Living near a park or other green space appeared to benefit city kids with severe asthma, especially older kids who were more likely to play outside on their own, according to researchers here.
For every 305 meters (about 1,000 feet) between home and park, children had 1 extra day of asthma symptoms. In addition, children who lived next to a park averaged 5 symptomatic days and children living 305 meters from the park had 6 symptomatic days, reported Kelli DePriest, a PhD candidate at Johns Hopkins University School of Nursing in Baltimore, and colleagues.
Among older children (ages 6-12), those living next to the park had an average of 5 symptomatic days, they said in a early presentation at the European Respiratory Society (ERS) International Congress.
Urban living is a known risk factor for asthma in children, as well as poorly controlled disease, but it is less clear if having access to a park or other green space, and utilizing these spaces, benefits city kids with severe asthma that is poorly controlled, DePriest noted.
“According to health department statistics, Baltimore has the highest pediatric asthma hospitalization rate of any city in the United States,” she told MedPage Today. “That made it a good place to look at the impact of living close to a park or green spaces on asthma severity in children with pretty severe asthma.”
Baltimore is a city of around 620,000 people, with levels of pollution similar to New York and Los Angeles, but slightly lower than those in London and Milan.
The study included 196 children, ages of 3 to 12 years, who had either visited emergency departments at least twice or had asthma-related hospitalizations during the past year.
“This group of children are predominantly African American, Medicaid insured, and their families are from a lower socioeconomic status, which means they represent a population at high risk for asthma-related mortality,” DePriest said in an ERS press statement.
The children’s parents were asked how many days their child had suffered with symptoms such as being short of breath, chest pain, and wheezing.
Researchers also mapped the distances between the children’s home addresses and the closest green space.
The average length from home to the nearest park averaged around 250 meters, or about two city blocks. While some children lived immediately next to a green space, others were more than a kilometer (about 3,300 feet) away.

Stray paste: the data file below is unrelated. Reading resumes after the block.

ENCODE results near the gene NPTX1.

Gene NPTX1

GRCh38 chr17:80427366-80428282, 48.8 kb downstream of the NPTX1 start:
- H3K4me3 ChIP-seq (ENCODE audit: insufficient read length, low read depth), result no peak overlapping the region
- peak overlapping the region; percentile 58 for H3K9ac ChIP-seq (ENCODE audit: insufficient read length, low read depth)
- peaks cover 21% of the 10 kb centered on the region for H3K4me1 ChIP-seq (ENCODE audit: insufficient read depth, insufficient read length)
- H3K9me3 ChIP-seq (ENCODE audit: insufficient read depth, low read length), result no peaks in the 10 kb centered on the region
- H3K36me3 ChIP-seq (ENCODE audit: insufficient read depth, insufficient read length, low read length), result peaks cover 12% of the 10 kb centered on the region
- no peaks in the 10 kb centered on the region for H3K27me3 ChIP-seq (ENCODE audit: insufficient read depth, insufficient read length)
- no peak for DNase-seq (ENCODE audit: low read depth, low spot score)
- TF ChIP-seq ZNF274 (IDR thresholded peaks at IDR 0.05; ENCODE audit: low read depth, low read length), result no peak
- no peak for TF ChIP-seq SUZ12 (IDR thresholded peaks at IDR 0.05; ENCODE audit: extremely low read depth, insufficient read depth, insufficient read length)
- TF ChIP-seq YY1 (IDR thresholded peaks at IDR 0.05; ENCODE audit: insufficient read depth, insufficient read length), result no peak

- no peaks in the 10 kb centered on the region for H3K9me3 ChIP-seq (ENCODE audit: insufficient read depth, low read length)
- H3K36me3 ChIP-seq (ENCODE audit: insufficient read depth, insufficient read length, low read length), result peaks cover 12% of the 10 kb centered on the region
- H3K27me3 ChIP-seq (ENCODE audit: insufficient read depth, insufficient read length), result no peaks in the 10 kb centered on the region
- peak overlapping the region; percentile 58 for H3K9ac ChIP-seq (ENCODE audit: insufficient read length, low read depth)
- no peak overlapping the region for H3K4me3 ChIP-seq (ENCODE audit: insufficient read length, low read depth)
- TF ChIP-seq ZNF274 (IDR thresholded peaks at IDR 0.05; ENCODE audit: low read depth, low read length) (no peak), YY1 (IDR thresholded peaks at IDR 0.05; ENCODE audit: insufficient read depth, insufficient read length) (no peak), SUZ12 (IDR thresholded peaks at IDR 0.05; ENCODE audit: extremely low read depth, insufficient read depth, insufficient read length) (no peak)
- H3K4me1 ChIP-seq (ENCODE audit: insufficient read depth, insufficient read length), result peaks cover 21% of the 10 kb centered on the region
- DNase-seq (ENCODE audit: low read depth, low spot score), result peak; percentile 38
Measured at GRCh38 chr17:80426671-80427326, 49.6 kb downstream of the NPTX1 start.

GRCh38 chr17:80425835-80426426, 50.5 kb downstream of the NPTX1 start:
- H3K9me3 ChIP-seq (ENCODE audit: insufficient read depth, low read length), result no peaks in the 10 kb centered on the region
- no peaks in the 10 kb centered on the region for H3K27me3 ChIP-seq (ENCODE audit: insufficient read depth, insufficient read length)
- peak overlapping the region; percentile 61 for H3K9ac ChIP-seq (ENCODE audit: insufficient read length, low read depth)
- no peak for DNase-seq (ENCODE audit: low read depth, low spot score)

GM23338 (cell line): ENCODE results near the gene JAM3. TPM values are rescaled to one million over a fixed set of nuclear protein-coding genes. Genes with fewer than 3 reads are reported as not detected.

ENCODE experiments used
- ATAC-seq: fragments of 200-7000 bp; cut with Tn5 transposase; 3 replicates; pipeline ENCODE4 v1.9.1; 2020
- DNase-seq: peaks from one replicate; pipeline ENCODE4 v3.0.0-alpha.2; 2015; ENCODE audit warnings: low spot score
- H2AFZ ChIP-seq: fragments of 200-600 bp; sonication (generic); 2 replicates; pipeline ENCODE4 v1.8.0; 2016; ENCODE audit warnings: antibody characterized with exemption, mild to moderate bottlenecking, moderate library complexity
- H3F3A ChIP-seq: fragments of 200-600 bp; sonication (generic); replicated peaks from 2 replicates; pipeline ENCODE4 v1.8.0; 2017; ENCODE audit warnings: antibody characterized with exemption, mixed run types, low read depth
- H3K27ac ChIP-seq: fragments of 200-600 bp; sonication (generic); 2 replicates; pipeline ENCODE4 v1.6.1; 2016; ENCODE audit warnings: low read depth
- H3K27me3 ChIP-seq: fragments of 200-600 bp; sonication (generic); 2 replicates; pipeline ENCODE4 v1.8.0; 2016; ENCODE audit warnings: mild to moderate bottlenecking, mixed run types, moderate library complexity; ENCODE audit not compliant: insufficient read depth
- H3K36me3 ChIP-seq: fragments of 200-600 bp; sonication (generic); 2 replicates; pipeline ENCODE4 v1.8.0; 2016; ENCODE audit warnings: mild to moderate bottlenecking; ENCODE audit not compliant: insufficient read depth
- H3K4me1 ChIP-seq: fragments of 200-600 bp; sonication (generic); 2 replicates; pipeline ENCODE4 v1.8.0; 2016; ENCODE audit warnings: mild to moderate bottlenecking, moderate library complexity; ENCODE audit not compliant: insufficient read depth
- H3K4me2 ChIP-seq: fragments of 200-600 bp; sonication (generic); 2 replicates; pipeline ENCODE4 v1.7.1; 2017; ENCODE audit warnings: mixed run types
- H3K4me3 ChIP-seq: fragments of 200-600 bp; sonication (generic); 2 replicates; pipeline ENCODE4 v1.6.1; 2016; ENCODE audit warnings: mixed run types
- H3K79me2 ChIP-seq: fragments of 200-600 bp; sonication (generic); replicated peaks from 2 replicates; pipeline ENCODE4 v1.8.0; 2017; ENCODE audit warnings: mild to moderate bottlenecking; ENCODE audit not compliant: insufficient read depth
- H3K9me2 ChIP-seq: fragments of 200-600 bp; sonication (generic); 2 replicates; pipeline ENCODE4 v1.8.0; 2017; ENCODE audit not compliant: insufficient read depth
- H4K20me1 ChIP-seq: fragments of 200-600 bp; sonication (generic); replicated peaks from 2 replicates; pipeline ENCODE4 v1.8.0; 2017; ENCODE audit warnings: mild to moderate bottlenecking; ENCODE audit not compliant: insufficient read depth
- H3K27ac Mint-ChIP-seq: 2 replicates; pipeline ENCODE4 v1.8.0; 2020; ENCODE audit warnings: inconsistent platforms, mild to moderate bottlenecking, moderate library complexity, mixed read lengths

The effect seemed strongest for children ages 6 years and up, DePriest noted. “This might be because they have more freedom to choose where they want to go compared to younger children. These results are important because they provide further support for the benefits of city parks, and they suggest that the right building policies can improve children’s health.”
Mina Gaga, MD, PhD, ERS president-elect, said several possible mechanisms may be at play to explain the findings.
She noted that previous research has shown the air in urban parks, and other urban green spaces to be cleaner, than surrounding areas with few trees or plants. There is also the “hygiene hypothesis,” that playing outside, and/or in the dirt, may help protect kids from allergy and asthma.
“It’s also clear that getting exercise is beneficial to kids with asthma, so it appears to be a win-win situation to have parks nearby,” said Gaga, who is with the Athens Chest Hospital.
Finally, she noted that time spent outdoors is “also very good for children’s spirits. The definition of health includes happiness. So I think it is very important to be in an environment that is sunny, green, and nice.”
40% of food in America goes uneaten—it’s an almost unbelievable fact. Here in New York City, around 20% of our waste stream is food waste. For decades, this food waste has been sent to landfills where it produces methane, a potent greenhouse gas and large contributor to global warming.
Instead of sending all this food to landfill we want to first prevent, then recover, and finally recycle any remaining food.
In recent years, New York City has shown incredible leadership on food waste recycling, and our apple cores and potato peels are starting to meet a better end.